Thursday, September 10, 2009

Aggressive children

Situation: My child is aggressive toward his siblings and does not seem to understand what it means to have hurt someone else.

There are four kinds of aggression and it helps to figure out which kind it is because each are a little different in how you would handle it. The place to start is to look back over the situation or situations and see what matches up best. below is a description of each type.

Accidental aggression: This is where random things happen and there is no intent to do harm. The examples for children are endless. It could be a child steps on another child's fingers, runs over toes, hits someone with a ball, or falls into someone after having tripped. It also would include something much more serious such as if he tries to carry a younger sibling and drops them. There is no intent to do harm and what is needed most is for parents or other adults to go into their "narrator mode." This is where the child needs to hear a verbal description of what happened and to have both children involved and the parent to understand that no harm was intended. Using the examples above: A child steps on another fingers. Your response would be. You are upset because he stepped on your fingers. I know that he did not see you there. Bobby, watch where you are going. You hurt Katie when you stepped on her fingers. It also helps if you can have the offending child do something to make the offended feel better. Keep in mind the principles of Repentance. It includes the concept of restitution and that is critical for these times. What could the child do to help make the one that is hurt feel better.

Expressive aggression: This is where a child is caught up in the feeling of the situation. An example of this might be the child who loves to wrestle with a parent and seeks to engage another person in that but they don't know how to initiate the action, how to control it or how to end it. Those are all things that the adult manages for the child. This child needs help with learning each level. however when damage or a hurt has taken place it is important to have them focus on the outcome. You direct the child to look at the one who is in distress. Here is a sequence. "Billy, you like wrestling with Aaron. She did not know you were playing. look at her face." "You hurt her when you ...... When you want to play with her, use your words." "Aaron. If you want Billy to stop, put up your hand and say Stop!." "Billy, if she says Stop. you have to stop."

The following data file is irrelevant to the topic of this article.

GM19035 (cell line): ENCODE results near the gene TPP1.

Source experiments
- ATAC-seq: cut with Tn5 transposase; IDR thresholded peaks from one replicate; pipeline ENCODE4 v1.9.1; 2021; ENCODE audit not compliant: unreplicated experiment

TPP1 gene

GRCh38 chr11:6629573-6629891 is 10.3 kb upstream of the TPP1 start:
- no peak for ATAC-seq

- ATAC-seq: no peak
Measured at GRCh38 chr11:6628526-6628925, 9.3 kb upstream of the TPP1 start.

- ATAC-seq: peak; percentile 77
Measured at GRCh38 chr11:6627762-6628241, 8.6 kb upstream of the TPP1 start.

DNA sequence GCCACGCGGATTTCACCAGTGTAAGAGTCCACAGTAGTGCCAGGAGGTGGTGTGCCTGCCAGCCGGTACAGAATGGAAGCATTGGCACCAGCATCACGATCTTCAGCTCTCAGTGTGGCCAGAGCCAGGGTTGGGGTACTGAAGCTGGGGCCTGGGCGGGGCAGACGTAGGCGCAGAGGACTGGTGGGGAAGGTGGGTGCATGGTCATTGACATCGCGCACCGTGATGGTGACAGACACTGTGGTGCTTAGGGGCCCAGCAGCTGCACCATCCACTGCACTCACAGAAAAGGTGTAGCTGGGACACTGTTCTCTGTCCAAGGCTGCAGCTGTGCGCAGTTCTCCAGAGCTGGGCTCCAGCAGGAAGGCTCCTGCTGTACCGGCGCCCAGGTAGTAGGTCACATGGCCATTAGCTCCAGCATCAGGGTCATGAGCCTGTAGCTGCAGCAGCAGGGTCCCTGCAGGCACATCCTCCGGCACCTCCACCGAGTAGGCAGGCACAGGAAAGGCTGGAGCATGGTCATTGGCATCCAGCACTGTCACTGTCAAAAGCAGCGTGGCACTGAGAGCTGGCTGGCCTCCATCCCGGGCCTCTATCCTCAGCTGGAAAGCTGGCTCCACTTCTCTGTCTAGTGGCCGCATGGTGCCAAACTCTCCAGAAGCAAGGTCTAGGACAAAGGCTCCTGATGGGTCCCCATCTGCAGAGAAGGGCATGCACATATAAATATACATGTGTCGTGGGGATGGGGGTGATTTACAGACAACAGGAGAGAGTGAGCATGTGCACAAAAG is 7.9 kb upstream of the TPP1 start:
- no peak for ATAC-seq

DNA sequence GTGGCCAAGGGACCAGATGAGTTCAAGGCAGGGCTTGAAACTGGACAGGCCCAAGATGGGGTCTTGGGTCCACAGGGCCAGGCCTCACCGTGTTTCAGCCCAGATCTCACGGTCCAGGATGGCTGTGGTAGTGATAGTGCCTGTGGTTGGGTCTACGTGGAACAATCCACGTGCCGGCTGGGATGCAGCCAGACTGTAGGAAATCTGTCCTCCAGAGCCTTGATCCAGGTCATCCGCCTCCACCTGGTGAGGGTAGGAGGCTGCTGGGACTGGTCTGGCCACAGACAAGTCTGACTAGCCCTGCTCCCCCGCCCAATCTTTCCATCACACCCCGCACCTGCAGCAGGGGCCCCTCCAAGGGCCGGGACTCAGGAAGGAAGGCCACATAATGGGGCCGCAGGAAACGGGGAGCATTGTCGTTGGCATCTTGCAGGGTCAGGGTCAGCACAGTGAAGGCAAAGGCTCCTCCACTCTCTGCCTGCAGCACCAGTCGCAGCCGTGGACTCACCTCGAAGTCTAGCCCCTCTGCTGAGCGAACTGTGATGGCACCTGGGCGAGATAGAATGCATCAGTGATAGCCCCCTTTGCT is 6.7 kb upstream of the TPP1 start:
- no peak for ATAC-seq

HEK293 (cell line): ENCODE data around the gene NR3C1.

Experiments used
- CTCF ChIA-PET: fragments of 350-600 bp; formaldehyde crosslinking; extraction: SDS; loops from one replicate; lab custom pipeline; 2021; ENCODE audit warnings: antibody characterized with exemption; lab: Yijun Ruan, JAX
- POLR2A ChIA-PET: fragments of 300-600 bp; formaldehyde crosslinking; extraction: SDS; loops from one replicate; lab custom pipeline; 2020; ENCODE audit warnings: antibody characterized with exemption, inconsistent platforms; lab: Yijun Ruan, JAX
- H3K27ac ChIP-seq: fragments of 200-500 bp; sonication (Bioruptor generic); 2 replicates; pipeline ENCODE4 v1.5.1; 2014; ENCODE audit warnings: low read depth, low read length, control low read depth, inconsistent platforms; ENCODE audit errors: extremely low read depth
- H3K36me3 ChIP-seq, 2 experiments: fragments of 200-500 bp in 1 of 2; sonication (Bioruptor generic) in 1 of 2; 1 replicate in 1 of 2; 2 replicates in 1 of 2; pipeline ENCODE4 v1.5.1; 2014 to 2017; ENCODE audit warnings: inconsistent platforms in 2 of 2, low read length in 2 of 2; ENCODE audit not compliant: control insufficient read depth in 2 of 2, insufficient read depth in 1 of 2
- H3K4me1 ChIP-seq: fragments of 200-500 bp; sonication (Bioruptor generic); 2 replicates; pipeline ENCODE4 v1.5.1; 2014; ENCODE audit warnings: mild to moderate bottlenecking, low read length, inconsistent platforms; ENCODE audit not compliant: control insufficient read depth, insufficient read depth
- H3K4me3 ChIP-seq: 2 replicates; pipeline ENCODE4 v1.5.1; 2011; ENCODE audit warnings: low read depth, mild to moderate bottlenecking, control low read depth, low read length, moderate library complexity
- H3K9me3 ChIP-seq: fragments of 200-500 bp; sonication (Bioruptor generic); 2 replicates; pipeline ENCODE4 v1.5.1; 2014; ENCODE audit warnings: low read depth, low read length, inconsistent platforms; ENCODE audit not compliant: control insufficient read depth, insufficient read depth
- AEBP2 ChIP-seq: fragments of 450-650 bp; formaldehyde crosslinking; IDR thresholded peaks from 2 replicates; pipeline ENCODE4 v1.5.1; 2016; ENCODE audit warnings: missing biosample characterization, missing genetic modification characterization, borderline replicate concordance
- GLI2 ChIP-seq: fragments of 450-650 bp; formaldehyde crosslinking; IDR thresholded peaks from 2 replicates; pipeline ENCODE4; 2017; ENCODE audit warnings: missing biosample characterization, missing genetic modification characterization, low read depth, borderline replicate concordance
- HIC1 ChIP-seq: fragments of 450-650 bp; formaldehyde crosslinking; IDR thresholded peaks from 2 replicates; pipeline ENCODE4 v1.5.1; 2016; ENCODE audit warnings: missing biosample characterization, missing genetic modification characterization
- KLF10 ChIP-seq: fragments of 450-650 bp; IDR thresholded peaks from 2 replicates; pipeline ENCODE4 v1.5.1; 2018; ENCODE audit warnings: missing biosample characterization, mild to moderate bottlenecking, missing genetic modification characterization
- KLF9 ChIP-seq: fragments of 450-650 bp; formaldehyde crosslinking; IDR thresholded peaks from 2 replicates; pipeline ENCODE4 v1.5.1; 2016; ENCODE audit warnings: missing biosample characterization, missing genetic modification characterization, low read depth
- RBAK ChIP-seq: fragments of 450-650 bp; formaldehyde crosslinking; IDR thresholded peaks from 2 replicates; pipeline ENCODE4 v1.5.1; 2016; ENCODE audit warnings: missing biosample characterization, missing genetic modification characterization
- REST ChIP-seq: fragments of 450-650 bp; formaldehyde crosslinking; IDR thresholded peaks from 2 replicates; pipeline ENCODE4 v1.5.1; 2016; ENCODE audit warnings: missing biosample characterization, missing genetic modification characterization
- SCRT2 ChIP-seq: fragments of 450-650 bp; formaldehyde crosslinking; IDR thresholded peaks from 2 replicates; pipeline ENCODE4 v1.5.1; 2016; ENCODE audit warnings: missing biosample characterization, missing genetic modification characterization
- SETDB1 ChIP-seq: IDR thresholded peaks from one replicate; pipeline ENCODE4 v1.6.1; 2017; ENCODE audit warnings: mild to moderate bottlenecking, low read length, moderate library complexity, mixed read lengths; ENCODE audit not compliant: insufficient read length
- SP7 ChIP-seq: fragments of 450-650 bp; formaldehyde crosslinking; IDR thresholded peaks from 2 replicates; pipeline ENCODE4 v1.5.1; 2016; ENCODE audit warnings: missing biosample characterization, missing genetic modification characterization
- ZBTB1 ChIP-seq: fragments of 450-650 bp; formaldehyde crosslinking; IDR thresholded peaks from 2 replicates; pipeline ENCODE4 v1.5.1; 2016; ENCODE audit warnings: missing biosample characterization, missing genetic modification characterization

The next type in Instrumental aggression: This is what is used when there is intent or a purpose such as to get control of an object or control a situation. The intent is still not to hurt but that is a common by-product. A child might be trying to take something away from another child and they are so focused on the object that they may not recognize it is being used or is even in another child's hand. Football is a good example of instrumental aggression. both the offense and defense have a goal and they engage in physical actions with the intent of reaching their goal. Hurting someone is not a part of the plan but it happens. This is one that can be explored in far more depth based on individual situations.

The last type is Hostile aggression. This is rarely seen in children under 8 years of age and is rare even for older children, but many people mistaken the other types as being this type. Hostile aggression is aggression for no other reason than to hurt someone else. This is the type of aggression that time-outs work best for addressing as well as a variety of other things used in conjunction with each other.

The last thing that I will address related to aggression is how children tend to act after hurting another. Yes it is possible for a child to be embarrassed over their actions or the impact of their actions. I have seen children try to do things that in their mind made sense but in the adult's mind is incomprehensible. I have had children regress in their toilet training, become more aggressive, fall apart into fits of crying or other uncontrollable or inconsolable behaviors, etc. Usually it is loosely related to how the adults respond or concern about how the adults will respond.

Well, my fingers hurt now so I will stop for now.

1 comment:

  1. So how would you classify Debbie's boy Carter (2 1/2 yrs) who went up to Lily (5 yrs) the other day with a pair of pliers and pinched her arm as hard as he could with them?